The Daily Laws
by Robert Greene
Today I’m recommending a book I’ve barely even started reading.
But I have a good excuse for that.
It’s written by the wise and wonderful Robert Greene.
If you’ve read anything by Robert Greene, you know what I mean. And if you haven’t, you’re in for a treat.
The Daily Laws is set up much like The Daily Stoic by Ryan Holiday and Stephen Hanselman. There is a short essay for each day of the year and something concrete to think about and each month has a theme.
Greene is fearless and doesn’t mince words. He gets to the core of human behavior, the stuff we don’t like to think about too deeply because it’s uncomfortable. He often points out how devious and manipulative people can be and it’s helpful to learn how to recognize that. But reading or listening to him also makes you feel more compassionate towards humans in general (including yourself) because we’re all flawed in some way, we all tell ourselves lies, and if you’ve ever had this vague feeling that much of what you see or hear out there isn’t quite as shiny as it looks, that’s because quite often it’s not. And there’s something weirdly comforting about knowing that too.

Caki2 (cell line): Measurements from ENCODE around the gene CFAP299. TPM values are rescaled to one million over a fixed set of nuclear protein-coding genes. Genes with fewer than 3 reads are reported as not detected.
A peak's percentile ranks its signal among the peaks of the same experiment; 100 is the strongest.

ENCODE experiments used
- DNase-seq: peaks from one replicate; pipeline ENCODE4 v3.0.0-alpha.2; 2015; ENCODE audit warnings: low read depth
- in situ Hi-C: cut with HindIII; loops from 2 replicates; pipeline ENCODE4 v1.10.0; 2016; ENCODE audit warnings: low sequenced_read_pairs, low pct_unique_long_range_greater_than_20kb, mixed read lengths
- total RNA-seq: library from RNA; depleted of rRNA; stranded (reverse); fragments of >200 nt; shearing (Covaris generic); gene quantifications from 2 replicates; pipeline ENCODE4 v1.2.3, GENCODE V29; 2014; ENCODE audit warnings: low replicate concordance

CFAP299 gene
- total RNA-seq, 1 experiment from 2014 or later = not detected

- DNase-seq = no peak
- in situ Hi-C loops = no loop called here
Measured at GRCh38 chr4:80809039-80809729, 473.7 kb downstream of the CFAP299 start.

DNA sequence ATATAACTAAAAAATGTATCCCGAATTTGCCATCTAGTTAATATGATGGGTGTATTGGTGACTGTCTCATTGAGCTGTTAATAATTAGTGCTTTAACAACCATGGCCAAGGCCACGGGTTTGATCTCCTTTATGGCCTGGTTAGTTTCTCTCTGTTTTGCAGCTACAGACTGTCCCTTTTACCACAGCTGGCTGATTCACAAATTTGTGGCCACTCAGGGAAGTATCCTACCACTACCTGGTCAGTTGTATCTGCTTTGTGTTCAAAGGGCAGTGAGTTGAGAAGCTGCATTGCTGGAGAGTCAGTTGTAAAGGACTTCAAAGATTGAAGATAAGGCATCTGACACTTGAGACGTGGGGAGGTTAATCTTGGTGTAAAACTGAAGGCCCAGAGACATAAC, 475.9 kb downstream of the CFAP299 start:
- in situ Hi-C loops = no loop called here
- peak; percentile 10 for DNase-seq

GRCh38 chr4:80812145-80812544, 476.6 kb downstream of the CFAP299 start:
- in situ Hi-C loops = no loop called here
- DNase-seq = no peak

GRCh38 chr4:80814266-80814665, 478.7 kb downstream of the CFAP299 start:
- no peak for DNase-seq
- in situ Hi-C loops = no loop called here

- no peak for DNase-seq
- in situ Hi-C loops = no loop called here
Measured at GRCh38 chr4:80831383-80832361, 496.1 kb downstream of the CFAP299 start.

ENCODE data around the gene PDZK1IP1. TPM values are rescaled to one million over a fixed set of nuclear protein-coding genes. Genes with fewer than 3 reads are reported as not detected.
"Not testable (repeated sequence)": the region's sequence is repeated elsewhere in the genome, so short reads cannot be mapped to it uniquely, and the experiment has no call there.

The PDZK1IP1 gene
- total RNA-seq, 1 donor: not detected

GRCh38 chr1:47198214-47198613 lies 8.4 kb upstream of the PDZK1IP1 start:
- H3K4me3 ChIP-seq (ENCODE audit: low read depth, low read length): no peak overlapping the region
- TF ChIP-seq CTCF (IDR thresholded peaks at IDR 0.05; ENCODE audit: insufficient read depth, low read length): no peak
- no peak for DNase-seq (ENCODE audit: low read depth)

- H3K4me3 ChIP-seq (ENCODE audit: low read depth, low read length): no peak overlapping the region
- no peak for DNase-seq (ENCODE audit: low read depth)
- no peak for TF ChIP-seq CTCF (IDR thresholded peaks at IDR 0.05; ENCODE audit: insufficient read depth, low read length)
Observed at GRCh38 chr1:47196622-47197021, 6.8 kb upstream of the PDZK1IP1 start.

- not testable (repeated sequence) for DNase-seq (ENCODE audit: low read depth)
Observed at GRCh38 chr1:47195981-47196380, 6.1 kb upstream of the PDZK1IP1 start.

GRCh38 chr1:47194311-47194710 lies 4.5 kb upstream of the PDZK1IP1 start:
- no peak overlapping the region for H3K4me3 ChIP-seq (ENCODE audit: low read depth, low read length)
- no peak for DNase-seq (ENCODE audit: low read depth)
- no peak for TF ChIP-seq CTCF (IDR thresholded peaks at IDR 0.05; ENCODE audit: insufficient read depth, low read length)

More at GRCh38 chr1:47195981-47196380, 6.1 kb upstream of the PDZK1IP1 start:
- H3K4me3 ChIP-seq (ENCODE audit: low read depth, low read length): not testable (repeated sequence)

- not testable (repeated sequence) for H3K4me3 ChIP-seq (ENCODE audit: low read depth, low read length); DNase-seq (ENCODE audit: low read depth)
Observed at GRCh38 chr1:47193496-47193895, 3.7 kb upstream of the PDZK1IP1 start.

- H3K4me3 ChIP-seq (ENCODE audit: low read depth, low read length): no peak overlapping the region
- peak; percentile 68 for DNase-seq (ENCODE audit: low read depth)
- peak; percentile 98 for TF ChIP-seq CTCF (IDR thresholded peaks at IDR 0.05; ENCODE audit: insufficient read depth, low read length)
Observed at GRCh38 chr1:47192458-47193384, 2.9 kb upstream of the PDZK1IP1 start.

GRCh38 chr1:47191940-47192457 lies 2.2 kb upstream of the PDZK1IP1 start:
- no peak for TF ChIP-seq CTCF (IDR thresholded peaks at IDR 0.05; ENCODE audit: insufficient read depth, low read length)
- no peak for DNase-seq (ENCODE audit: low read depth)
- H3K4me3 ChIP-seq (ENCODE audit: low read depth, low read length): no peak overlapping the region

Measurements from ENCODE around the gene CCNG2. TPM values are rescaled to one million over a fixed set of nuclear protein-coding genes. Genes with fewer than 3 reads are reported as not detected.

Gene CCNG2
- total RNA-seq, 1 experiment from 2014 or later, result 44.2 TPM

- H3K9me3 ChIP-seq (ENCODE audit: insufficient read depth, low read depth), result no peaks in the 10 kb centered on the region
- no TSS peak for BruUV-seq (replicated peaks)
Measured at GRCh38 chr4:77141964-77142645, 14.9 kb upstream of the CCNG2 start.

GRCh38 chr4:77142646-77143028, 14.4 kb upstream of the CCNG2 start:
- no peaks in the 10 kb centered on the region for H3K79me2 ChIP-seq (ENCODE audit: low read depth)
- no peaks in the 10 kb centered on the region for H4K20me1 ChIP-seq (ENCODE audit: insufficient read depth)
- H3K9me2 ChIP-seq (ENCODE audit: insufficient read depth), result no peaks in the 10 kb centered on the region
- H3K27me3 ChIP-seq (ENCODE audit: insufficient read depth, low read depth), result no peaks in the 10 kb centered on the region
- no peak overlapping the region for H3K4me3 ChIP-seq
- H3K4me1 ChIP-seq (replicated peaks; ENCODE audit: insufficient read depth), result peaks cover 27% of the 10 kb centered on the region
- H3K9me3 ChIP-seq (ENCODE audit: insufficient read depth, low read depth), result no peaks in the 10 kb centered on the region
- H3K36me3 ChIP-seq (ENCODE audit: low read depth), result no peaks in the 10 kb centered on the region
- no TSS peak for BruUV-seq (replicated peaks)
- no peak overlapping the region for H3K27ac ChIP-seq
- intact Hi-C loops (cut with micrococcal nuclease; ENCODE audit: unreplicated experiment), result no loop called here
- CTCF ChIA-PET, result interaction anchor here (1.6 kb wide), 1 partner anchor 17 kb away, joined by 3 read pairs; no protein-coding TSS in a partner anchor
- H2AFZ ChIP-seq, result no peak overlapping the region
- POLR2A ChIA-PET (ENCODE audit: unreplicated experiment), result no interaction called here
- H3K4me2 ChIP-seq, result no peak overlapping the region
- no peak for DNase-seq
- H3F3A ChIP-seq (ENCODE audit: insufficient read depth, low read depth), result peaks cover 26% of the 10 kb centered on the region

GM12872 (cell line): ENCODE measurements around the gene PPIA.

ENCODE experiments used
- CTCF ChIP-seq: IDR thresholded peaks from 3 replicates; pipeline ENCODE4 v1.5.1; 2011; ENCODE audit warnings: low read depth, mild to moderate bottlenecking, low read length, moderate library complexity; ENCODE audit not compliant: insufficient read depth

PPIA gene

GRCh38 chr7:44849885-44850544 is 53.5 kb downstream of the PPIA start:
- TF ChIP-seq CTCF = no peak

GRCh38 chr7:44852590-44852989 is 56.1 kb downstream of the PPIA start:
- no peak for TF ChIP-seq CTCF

In the preface Greene writes that The Daily Laws is designed to reverse the toxic patterns we’ve become trapped in, reconnect us to reality, and to attune our minds to the most entrenched traits of human nature and how our brains operate.
I started The Daily Laws about two weeks ago, on November 17. November’s theme is The Rational Human. Realizing Your Higher Self and December’s essays, The Cosmic Sublime. Expanding the Mind to its Furthest Reaches, include thoughts from his upcoming book on the Sublime.
Considering how often we make snap judgments about people based on a single action or statement, the essay for November 27th was really one to think about. It was titled “Assume You’re Misjudging the People Around You.”
At the bottom of each daily essay/thought is the title and chapter of the book it came from, in case you want to delve more deeply into a certain topic.
It seems to me that there are lots of really smart people out there, but very few who are wise. Robert Greene is one of those exceptions.